With vinyl, the vinyl itself is the limiting factor. (Due to the noise floor, vinyl has less than 16-bits of dynamic range.) Here is a HydrogenAudio thread about "cleaning-up" vinyl transfers. I use a program called Wave Repair to remove the "snap", "crackle", and "pop", and then I'll usually try some regular noise reduction filtering and/or noisegating, and sometimes some EQ for old dull-sounding recordings.

* I know of at least one expert who says that room noise is always the limiting factor, and that 16-bits of dynamic range is more than enough for live recording.
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Re: a to d and d to a

Postby rob » Fri Nov 12, 2010 10:16 pm

Hi and thanks,
I'm grateful for your common sense, considered reply.
I've looked through a few forums but, not knowing the participants, its hard know if they are speaking from experience or from a spec sheet, or have a vested interest. Dealers catalogues all make the same claims and post links to e-zines which all make the same claims. I've been sifting through BS for the past few evenings, so thanks for switching the lights back on, it was the sort of reply I was hoping for.
I've read about the sounds wars and 16 vs 24 bit but thought the sample rate was still relevant so will look at Hydrogen Audio when I get a moment. It sounds like the simplest approach is to stop looking at pretty boxes with yellow caps inside and try the computer I already have to see whether its good enough.

Cheers,
Rob
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Re: a to d and d to a

Postby llung » Mon Nov 15, 2010 3:27 am

rob wrote:Hi,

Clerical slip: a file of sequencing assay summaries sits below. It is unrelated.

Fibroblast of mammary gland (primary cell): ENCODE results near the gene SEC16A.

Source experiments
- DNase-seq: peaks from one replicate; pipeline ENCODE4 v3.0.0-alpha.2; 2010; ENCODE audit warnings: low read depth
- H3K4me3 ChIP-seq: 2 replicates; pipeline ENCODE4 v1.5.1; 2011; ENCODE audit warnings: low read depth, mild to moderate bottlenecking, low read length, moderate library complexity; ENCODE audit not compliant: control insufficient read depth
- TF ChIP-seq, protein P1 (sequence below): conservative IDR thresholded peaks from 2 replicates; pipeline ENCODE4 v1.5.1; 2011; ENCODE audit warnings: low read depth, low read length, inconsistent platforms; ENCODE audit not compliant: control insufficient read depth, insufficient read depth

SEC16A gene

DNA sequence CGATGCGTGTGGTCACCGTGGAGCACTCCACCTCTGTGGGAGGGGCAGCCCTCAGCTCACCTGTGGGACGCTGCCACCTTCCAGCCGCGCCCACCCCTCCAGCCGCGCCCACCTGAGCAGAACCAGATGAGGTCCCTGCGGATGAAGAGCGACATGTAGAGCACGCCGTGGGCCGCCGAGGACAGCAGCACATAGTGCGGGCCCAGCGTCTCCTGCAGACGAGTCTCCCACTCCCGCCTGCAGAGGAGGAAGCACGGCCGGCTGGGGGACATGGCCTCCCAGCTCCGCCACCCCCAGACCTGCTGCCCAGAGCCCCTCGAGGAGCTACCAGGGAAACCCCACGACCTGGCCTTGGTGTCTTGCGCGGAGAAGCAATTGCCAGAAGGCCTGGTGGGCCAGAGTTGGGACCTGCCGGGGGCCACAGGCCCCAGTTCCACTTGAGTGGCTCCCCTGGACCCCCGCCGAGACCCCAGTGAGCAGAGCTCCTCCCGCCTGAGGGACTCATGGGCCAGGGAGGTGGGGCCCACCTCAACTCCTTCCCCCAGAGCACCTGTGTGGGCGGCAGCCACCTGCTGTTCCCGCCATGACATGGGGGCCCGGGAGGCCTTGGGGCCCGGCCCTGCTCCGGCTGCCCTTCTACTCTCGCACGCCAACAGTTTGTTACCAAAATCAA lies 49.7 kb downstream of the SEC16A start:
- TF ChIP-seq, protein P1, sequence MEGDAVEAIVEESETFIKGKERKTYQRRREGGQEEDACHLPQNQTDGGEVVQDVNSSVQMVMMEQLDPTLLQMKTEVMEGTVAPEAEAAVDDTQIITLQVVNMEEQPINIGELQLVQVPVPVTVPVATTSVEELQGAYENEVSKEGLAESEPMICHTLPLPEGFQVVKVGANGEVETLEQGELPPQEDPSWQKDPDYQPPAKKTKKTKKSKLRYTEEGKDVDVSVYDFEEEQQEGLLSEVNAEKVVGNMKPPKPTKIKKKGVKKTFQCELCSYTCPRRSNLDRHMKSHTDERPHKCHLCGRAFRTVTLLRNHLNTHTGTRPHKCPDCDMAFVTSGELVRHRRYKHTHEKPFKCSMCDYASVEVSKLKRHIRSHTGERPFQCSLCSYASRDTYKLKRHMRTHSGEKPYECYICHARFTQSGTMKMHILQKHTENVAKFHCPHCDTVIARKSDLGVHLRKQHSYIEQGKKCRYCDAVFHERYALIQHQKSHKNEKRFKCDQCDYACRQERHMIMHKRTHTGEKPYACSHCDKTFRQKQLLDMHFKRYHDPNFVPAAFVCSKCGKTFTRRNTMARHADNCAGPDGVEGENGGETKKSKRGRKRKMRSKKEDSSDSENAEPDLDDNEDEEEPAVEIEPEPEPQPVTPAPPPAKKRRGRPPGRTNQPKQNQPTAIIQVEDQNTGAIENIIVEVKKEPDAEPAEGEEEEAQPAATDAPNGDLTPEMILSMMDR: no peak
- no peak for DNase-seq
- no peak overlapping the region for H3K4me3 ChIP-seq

want to simplify the a/v in the kitchen/dining area. The CRT has to go and as have 2 computers there was going to use them as tv and audio source. Also want to start digitising some vinyl. There's lots of USB DACs around from $100 to 3k but not much in the other direction other than software which means doing it inside the computer @ 16 bit. Have found the Terratec (link below) which is USB 24/192 a/d & d/a plus 5.1 plus phantom power and you name it for $299. Sounds cheap - anyone tried it - does it sound any good? Anyone have any suggestions, advice or recommendations re digitising vinyl? Are computers that noisy? Is there any point going 24 bit with cheap hardware as I already have some software.
Cheers,
Rob


http://www.terratec.net/en/products/faq ... 19871.html


Rob,

I digitized all of my LPs a few years ago. The setup was pretty simple - I built a standalone phone preamp, connected to an old Turtle Beach Fiji sound card (ISA bus!) running Windows 98. This is my LAUD system and the Fiji is an excellent card - if not a little old. For post processing, I use Sound Forge to chop entire album sides into tracks. I did not do any post processing - every pop and tick remains. Most pop removers are low pass filters and I figured the LPs with pops were bad enough to begin with that I didn't want to alter them any further. But to each his own.